Daughter of the wind, KEILANA DECKER, joins our host Louis Kornfeld in episode #125 of the Magnet Theater Podcast. The two dig deep into the topic of “having fun” and the trouble they both have with it. Both of them share their appreciation for fellow Magnet personality Charlie Nicholson – including a hilarious story involving Charlie’s toothbrush – and as always, we learn about different improv tricks and strategies from Louis and Keilana alike.
At the beginning of the episode, Keilana reveals that she has prepared for this recording by listening to other episodes of the podcast and fears that she will simply regurgitate dialogue she’s already heard. Keilana tells us about going home to Chico, CA recently and she and Louis chat about going home to see their parents and how belittling it can feel.
Speaking of home, Keilana talks about leaving hers and coming to NYC to do improv. At first, she was so intrigued and confused by how these experienced improvisers were able to have fun while performing and Louis connects with Keilana over the idea of having a hard time “having fun” on stage. Louis draws a line in the sand and says that he doesn’t like fun because “fun is cheap.” Our host and guest digress a bit, admitting that there is a benefit in allowing yourself to being exposed in front of people who are in a position of accepting and supporting you. Keilana talks about the different levels of exposure, giving the example of how she felt like she wasn’t able to tell improv teammates if and when she didn’t feel good about her performance. Tangents aside, Keilana and Louis circle back around to the topic of having fun and Louis provides the following analogy: “I love dancing – except when there are other people around doing it.”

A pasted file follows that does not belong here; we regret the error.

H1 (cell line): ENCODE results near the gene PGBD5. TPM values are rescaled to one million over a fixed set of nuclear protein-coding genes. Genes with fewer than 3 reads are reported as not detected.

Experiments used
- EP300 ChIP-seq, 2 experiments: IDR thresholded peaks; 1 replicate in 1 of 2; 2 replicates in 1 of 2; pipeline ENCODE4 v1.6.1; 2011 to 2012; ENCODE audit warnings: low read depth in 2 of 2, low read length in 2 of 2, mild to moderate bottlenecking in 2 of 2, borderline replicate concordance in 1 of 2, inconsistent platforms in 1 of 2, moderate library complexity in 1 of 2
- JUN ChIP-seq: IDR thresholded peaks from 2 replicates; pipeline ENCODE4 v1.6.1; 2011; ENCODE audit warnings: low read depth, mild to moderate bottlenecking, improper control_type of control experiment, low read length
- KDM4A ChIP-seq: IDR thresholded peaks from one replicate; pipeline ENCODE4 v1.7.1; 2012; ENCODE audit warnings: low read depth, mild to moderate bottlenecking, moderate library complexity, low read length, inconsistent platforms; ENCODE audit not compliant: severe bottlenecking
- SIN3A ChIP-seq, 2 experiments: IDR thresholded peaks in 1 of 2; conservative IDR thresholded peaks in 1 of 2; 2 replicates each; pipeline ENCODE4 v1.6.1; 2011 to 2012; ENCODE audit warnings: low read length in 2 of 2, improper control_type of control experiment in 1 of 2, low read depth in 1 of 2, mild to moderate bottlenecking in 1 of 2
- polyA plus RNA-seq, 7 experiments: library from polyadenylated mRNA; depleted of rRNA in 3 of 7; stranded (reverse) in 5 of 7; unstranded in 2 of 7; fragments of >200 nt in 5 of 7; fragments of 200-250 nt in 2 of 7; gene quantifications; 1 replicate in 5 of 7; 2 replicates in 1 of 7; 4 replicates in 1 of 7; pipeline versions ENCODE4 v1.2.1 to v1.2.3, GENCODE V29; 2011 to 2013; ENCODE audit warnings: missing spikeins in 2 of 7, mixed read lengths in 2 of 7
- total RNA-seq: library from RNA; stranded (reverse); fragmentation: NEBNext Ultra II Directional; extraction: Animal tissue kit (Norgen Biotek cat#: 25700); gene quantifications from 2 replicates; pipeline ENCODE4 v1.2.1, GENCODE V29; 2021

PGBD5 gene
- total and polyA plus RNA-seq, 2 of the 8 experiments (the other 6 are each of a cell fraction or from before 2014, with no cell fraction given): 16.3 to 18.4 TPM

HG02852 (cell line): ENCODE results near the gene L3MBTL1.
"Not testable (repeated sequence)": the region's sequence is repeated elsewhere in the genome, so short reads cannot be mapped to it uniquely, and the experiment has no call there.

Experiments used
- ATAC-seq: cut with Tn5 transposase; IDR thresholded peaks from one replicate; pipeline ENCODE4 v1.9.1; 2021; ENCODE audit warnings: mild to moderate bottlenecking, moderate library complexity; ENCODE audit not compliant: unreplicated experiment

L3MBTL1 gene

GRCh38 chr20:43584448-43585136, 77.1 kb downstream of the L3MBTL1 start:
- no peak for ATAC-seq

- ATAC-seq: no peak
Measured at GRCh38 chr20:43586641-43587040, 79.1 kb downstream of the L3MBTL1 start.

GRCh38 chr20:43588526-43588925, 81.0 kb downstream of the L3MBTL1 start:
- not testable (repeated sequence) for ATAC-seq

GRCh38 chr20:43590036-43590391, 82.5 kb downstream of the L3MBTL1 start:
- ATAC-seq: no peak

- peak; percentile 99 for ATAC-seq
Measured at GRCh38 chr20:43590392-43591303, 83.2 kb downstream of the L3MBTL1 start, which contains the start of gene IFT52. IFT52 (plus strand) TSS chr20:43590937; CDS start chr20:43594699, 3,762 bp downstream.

Louis talks about a book he is reading that explores how different people deal with their wounds: people who use their wounds to better themselves and people who give into their wounds – the “born losers.” Our two heroes realize that they are both people who don’t like the excessive amount of attention improv necessitates, but who love the art form nonetheless. Louis describes improv as airing out your wounds publicly (for about 20 minutes) and they both relate to how scary and empowering that can be.
We hear about Keilana’s newest love: spontaneous one-person applause. She tells us about her appreciation for the recognition in the one person who is willing to clap by themselves, which means more than simply laughing along with everyone else, of which she says, “You can laugh because you don’t understand something.” Of this kind of bold self-expression, Keilana is reminded of her appreciation for Charlie Nicholson (her Bodywork team member). She talks about a fun game he plays by hiding his toothbrush around her apartment when he stays over. Louis describes Charlie as a person who is willing to try out something new, that hasn’t been done, just to see what happens with it.
To round out the episode, Keilana and Louis discuss how a really good scene just requires one “yes, and,” how improv helps us harness the childlike wonder we’ve forgotten about, and why cleverness has a habit of ruining improv scenes. Plus, Louis describes a dream he thinks everyone has had (no one has) and Keilana builds a beautiful metaphorical firework.
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